On The Road

Director: Walter Sallas

Starring: Sam Reily, Kristen Stewart, Garrett Hedlund, Kristen Dunst, Viggo Mortensen, Amy Adams

Written by: Jose Rivera and (book) Jack Kerouac

Running Time: 124 mins

Cert: 15

Release date: 12 October 2012

Jack Kerouac’s controversial yet revered 50’s Beat Generation novel, On The Road, has always been a book that I have wanted to read but never got around to. Many of its fans claim that it is almost unfilmable. However, The Motorcycle Diaries director Walter Salles has spent years researching and studying the story behind the book as well as the story itself to bring it to the screen. I have to say, haven’t not been familiar with the story, I went in with great interest. I now understand why they said it was unfilmable. Maybe Salles shouldn’t have put so much effort into it.

Sal Paradise is a writer longing to get something on paper. He is introduced to Dean Moriarty, a man whose life is miles away from Sal’s. He is a free-spirited soul. He has a teenage wife and a love for drugs, drink, sex and jazz. Soon he takes Sal on a road trip that is to last several years, as Sal becomes more and more fascinated with Dean’s world and the people that frequent it. He also finds himself falling for Dean’s young wife, Marylou.

This is a film filled with contradictions. It is littered with great performances from the energetic cast and yet there seems to be very little character development. The direction is of the standard you would expect from Salles and yet it seems to just amble along aimlessly. In fact, it has class and worthiness written all the way through it and yet it is both tedious and somewhat boring.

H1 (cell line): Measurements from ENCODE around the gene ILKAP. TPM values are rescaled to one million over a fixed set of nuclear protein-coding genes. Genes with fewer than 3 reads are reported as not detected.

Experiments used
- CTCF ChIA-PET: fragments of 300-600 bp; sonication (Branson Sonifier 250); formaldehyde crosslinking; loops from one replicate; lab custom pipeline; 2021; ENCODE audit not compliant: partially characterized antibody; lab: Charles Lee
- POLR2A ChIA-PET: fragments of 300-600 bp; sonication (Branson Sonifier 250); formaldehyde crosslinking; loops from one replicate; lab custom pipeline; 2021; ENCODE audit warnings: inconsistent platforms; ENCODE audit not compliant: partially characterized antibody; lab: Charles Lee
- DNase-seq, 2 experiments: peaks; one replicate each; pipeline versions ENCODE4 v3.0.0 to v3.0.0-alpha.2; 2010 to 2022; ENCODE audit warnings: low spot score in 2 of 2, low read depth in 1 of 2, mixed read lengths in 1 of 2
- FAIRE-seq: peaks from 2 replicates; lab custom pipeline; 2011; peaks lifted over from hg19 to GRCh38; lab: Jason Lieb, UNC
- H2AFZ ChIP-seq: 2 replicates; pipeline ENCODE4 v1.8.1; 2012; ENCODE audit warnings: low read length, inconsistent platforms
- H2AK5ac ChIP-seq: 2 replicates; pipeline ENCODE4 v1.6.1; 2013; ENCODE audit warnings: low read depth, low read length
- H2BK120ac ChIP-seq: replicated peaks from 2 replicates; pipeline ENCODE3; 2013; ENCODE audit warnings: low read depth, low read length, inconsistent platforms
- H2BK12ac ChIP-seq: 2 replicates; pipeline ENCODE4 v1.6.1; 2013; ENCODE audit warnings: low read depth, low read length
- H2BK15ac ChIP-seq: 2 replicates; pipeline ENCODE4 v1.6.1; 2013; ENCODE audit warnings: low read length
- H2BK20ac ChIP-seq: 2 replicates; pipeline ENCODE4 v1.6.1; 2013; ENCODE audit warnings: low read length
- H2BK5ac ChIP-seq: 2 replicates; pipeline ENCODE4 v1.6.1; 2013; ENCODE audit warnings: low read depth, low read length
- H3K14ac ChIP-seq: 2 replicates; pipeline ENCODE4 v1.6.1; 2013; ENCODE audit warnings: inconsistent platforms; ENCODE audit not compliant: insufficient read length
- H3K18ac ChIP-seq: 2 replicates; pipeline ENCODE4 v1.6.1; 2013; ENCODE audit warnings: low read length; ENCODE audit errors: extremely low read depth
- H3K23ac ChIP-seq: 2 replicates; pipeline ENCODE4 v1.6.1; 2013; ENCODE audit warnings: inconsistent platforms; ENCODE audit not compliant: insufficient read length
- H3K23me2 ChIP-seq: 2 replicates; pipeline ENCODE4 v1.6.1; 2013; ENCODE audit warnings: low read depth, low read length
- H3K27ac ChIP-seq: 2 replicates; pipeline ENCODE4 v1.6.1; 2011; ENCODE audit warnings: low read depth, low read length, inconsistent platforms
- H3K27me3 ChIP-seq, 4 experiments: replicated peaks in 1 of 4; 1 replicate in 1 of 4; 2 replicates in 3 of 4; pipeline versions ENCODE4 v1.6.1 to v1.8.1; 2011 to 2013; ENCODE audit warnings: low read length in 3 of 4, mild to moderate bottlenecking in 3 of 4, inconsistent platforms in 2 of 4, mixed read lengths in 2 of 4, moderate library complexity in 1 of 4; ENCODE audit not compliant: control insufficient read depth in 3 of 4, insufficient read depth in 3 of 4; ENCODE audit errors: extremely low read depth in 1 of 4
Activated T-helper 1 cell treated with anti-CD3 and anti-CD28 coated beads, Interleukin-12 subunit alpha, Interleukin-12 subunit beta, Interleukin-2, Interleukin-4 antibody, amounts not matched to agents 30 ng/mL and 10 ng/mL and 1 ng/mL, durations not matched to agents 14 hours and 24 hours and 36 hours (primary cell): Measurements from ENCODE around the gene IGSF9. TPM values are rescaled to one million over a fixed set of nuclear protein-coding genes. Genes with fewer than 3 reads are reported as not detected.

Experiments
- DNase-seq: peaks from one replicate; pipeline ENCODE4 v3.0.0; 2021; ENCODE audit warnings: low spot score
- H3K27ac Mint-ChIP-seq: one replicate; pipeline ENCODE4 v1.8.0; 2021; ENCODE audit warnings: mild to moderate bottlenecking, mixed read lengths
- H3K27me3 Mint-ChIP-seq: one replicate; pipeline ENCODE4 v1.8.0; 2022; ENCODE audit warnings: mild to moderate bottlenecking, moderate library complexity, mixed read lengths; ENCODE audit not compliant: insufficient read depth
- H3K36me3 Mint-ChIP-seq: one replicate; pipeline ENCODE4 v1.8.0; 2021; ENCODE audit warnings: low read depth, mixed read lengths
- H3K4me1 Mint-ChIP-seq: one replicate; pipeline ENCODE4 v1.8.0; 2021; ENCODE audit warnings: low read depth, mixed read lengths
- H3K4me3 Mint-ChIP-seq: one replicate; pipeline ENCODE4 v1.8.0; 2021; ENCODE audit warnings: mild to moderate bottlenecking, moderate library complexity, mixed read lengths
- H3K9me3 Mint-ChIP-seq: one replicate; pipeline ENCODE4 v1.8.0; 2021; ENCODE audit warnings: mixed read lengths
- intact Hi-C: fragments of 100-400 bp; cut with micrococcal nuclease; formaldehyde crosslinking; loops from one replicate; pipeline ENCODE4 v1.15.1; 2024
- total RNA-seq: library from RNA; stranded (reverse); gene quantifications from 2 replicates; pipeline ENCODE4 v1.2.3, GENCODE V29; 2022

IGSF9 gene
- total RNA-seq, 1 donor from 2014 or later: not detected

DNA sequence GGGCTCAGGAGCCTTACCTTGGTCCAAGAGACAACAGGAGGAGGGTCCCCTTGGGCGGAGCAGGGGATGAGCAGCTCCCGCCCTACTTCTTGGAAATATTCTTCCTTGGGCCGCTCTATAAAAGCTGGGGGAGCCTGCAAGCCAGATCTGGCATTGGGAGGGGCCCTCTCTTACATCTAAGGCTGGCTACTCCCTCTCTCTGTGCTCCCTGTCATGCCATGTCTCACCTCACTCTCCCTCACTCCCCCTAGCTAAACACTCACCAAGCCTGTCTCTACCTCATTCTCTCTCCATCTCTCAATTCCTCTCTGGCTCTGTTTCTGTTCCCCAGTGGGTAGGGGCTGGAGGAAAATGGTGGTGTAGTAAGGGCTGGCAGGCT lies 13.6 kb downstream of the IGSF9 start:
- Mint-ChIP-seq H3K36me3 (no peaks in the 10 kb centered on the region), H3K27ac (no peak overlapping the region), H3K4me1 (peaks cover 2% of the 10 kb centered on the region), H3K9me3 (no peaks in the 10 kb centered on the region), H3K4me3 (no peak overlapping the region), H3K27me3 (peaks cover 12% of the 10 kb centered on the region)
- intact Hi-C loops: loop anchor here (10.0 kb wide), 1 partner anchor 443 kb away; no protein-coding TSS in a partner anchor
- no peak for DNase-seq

Kristen Stewart On the Road movie

The problems must start with the story. There isn’t one, just as series of incidents and meeting of various people, none of which are fully explained or introduced. For example, a character appears in one of the journeys, we have no idea who he is, why he is there and where they are taking him. 15 minutes later he arrives to the destination, is reintroduced to his wife and we never see him again.

The acting, as I said, is uniformally good. Sam Reily as Sal, is very good and Garrett Hedlund as the ubercool Dean also does a good job. The trouble is these are two people you really don’t want to spend two hours with, particularly Dean. Misogynistic, egotist with a serious drugs and drinks problem, he has no respect for anyone, even himself. This was shown in the scene where he has sex with an older man just because…

The women in the film are badly underwritten and only seem to be there as objects of sex and yet Kristen Stewart as Marylou and Kristen Dunst as Dean’s other wife, Camille, both do excellent jobs with their performances, considering there seemed nothing to actually latch onto.

This is an infuriating film because it is obviously made with love for the source material, made by a master film maker and starring a cast of very talented actors and yet it is plodding, dull and in places very boring indeed. Maybe I should read the book now and see what the fuss is all about. A film full of promise but delivering nothing.

2/5

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